Husband recently had 10 days in respite. He suffers from FTD with Parkinson like characteristics and anxiety. He is classified as Younger Onset Dementia because he is only 63. When he came home I realised just how bad he is getting. Stumbling, poor vision, couple falls (two serious) wanders and now cannot chew his food and has trouble swallowing. I called care facility to make an appointment to speak with director about future permanent placement. He asked me if anyone had talked to me about how FTD can sometimes turn out for sufferers. I said no and he began to explain how as the brain continues to shrink people can become very difficult to manage and even violent and should this happen they would have to move him into a specialist ward of which there are only two anywhere near us.

Having read posts on this site I know that if DH is already in permanent care it is the facilities responsibility to place him in new facility. I am now concerned that if I don’t already have DH “in the system “ and things go bad I will have next to no chance of finding a good placement for him because he is under 65 and he would most likely end up in some terrible public psychiatric ward.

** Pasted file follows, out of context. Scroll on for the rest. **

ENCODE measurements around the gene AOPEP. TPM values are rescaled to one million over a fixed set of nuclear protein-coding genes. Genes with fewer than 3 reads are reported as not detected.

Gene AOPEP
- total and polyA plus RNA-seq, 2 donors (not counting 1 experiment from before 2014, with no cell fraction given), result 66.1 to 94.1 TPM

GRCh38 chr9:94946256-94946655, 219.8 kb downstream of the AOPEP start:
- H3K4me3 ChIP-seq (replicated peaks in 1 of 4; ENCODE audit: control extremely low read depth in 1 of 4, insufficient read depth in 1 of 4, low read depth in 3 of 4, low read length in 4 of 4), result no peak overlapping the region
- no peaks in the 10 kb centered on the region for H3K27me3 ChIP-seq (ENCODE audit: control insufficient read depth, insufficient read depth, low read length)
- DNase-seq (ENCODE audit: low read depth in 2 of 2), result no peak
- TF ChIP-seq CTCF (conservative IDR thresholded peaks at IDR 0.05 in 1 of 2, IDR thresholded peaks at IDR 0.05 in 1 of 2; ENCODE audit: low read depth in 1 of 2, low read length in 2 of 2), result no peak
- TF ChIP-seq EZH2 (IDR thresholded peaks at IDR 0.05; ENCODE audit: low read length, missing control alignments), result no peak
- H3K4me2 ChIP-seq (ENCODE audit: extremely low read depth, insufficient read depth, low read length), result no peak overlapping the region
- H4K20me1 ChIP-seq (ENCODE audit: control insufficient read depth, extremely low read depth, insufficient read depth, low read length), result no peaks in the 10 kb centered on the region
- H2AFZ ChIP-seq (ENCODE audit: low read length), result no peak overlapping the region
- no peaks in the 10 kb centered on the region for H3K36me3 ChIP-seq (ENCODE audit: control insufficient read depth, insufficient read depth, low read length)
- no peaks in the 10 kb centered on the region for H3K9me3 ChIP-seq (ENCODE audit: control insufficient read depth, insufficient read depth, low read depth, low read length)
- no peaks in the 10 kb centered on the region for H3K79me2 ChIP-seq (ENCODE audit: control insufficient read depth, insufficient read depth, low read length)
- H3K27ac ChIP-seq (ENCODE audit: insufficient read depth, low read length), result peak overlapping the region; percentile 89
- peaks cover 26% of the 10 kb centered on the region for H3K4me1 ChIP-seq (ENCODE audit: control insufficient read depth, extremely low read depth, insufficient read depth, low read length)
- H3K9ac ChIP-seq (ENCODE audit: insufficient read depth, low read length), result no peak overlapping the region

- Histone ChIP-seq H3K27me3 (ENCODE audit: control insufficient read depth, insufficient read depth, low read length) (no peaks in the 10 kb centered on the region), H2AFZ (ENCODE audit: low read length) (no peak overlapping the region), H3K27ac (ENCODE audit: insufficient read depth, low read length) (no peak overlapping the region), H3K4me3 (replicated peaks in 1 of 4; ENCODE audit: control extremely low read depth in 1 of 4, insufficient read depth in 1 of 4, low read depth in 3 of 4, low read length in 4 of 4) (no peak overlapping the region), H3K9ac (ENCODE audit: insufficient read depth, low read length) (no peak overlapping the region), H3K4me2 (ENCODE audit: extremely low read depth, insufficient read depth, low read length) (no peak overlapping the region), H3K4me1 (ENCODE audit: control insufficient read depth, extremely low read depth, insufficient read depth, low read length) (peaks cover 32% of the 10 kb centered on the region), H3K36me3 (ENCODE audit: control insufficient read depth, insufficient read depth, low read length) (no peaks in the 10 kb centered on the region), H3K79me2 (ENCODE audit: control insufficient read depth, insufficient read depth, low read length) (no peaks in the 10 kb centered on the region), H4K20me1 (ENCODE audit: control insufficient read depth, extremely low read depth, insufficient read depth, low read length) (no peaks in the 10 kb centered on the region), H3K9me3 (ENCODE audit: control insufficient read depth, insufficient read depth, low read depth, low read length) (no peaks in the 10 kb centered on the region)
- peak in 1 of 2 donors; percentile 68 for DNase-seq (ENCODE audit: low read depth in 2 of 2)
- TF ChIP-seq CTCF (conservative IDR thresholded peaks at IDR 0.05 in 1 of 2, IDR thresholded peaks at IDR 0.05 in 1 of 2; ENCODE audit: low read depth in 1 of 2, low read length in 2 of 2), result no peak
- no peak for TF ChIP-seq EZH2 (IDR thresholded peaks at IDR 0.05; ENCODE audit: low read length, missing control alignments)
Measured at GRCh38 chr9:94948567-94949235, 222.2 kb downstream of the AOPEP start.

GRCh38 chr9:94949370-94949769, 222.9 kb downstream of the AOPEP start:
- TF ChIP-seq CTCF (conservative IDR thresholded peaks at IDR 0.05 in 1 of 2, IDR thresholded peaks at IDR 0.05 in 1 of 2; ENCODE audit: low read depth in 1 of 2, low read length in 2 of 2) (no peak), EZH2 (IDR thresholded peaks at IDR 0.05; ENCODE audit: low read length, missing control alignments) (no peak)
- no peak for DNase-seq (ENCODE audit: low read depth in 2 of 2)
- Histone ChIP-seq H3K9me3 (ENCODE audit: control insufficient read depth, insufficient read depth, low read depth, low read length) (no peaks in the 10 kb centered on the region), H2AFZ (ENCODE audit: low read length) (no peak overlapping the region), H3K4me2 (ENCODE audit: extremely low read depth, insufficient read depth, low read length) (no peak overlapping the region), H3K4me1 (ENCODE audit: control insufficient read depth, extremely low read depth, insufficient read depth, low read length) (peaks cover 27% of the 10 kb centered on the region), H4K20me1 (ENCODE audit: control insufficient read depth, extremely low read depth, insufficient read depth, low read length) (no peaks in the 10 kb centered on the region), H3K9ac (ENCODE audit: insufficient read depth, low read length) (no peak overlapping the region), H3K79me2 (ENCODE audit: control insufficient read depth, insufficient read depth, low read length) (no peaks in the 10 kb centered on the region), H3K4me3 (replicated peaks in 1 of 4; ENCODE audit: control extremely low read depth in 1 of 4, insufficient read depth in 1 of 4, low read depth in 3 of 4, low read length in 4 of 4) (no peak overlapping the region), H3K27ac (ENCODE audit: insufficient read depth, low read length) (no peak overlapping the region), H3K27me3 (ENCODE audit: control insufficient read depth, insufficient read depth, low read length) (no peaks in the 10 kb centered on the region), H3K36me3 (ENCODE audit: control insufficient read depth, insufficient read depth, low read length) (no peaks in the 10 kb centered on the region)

I am tired of hearing family members say to me how awful and sad it is for DH to have worked so hard for the last 41 years and saved and planned hard for retirement and now he will never get to enjoy it. All true. However there was another person every step of the way whose retirement and savings has gone down the drain as well. Me. The last five years of my life has been hell, But nobody seems to see that. My BIL rang two days ago and said you are his wife you should be looking after him. No one else. Mil wants me to try harder to get better doctors and try new methods. Why haven’t I tried pot? Son says today why did Dad sound good a couple of days ago but terrible today? All of them live in other states and have not actually visited. MIL says she can’t even look at him as it will be too upsetting for her even though she knows how much it means to him to see her even if only by video link. Thankfully he has stopped asking about her. Not once has anyone asked how am I coping. Not one of them trust me and think I am scheming to be rid of him. Try harder. Do more. My brother came from England for a week to see DH and helped me with getting him into respite. Completely understands. Understands my feelings and worries how I will cope.